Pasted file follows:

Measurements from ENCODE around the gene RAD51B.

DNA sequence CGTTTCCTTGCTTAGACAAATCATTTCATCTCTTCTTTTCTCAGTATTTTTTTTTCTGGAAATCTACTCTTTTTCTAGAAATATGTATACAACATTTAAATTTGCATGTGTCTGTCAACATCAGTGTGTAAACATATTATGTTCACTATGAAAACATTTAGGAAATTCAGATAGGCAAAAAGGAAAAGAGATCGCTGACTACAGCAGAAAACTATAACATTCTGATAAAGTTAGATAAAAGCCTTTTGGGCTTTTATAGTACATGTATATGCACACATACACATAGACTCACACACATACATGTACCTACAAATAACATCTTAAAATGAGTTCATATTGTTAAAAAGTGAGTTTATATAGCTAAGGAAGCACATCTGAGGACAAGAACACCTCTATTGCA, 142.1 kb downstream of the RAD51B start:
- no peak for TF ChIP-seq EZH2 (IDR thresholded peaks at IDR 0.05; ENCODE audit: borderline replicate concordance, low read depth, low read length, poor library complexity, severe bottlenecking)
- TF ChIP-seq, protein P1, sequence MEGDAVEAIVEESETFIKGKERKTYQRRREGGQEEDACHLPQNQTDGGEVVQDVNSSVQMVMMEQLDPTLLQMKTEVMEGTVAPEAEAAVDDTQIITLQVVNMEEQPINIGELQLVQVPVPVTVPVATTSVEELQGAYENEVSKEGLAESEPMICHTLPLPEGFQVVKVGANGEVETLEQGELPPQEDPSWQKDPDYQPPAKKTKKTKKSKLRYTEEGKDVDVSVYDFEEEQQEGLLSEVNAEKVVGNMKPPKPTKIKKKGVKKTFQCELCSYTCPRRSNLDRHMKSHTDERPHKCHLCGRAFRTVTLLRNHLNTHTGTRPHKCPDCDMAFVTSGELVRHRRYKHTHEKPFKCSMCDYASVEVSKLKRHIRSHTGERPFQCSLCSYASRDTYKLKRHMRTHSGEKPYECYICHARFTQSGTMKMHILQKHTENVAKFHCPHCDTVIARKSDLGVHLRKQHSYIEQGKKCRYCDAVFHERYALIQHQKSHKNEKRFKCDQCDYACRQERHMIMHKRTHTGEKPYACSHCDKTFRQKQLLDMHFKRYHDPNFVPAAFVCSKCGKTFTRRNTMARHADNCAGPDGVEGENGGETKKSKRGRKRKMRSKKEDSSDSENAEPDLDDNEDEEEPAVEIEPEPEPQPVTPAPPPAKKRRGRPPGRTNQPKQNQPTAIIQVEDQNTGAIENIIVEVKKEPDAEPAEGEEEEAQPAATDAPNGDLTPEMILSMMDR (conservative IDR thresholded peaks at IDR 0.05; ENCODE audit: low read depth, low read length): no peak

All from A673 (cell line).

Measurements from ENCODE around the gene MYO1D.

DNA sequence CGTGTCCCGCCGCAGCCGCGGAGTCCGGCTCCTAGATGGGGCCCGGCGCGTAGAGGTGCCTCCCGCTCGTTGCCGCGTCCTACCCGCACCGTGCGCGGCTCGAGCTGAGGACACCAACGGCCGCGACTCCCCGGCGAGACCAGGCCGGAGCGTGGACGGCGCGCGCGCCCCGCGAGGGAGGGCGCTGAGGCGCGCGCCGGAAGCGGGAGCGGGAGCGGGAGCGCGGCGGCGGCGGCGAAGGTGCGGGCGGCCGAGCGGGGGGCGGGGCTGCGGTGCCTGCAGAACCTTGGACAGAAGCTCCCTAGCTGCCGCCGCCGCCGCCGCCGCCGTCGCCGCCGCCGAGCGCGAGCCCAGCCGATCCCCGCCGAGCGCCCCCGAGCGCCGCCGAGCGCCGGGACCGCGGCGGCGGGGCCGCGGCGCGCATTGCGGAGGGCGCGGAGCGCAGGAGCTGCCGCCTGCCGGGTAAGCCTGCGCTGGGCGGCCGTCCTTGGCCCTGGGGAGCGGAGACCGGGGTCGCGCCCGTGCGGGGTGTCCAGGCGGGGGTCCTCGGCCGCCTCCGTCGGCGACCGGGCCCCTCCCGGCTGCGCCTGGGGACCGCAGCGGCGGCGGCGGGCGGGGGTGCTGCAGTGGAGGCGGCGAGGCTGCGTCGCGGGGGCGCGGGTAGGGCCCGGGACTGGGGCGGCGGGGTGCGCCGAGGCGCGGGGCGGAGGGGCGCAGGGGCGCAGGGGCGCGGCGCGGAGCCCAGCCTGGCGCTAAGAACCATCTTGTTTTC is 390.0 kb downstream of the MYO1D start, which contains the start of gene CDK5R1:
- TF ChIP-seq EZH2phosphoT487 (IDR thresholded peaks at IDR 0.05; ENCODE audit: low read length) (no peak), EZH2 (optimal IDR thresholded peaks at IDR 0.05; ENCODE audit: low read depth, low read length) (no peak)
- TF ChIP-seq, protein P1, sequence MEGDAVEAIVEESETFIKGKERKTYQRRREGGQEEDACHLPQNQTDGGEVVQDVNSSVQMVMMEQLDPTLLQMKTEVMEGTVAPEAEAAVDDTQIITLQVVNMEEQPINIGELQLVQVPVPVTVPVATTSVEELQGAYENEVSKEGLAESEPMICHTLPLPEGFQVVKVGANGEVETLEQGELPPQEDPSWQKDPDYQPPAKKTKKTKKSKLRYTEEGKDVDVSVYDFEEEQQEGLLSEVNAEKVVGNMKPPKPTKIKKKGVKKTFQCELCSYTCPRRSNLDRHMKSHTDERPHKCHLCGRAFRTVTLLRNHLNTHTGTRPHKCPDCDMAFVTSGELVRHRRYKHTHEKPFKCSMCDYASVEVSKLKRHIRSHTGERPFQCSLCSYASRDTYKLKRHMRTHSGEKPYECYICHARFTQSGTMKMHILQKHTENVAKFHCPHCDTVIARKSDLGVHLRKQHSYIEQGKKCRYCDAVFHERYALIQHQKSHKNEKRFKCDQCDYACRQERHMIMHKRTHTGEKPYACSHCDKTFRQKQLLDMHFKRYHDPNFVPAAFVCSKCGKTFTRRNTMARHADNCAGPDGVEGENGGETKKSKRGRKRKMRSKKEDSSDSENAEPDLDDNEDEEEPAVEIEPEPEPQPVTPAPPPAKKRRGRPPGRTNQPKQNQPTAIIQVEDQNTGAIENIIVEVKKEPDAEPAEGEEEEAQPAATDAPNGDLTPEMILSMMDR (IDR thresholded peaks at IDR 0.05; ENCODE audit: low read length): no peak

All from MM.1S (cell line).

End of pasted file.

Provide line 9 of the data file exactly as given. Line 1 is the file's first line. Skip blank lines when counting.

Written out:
- TF ChIP-seq, protein P1, sequence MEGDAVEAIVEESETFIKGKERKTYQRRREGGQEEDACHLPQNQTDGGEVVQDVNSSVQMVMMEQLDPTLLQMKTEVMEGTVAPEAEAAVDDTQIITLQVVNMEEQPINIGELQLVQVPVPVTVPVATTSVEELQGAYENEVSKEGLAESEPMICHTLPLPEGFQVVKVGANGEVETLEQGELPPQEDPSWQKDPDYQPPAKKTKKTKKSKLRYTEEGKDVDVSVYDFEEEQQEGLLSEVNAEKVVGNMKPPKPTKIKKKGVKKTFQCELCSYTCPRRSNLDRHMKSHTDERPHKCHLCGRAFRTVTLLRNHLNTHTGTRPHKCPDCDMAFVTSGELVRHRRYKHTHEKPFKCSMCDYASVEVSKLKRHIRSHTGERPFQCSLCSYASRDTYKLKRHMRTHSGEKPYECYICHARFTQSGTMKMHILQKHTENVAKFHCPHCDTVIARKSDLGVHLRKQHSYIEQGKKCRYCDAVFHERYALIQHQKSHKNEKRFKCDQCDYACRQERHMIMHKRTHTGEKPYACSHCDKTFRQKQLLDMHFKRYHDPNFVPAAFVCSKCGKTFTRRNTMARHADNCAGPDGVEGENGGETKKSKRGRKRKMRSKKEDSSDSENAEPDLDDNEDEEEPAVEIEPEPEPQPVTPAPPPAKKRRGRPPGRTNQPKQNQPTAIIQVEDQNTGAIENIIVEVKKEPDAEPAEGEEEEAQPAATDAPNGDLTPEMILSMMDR (IDR thresholded peaks at IDR 0.05; ENCODE audit: low read length): no peak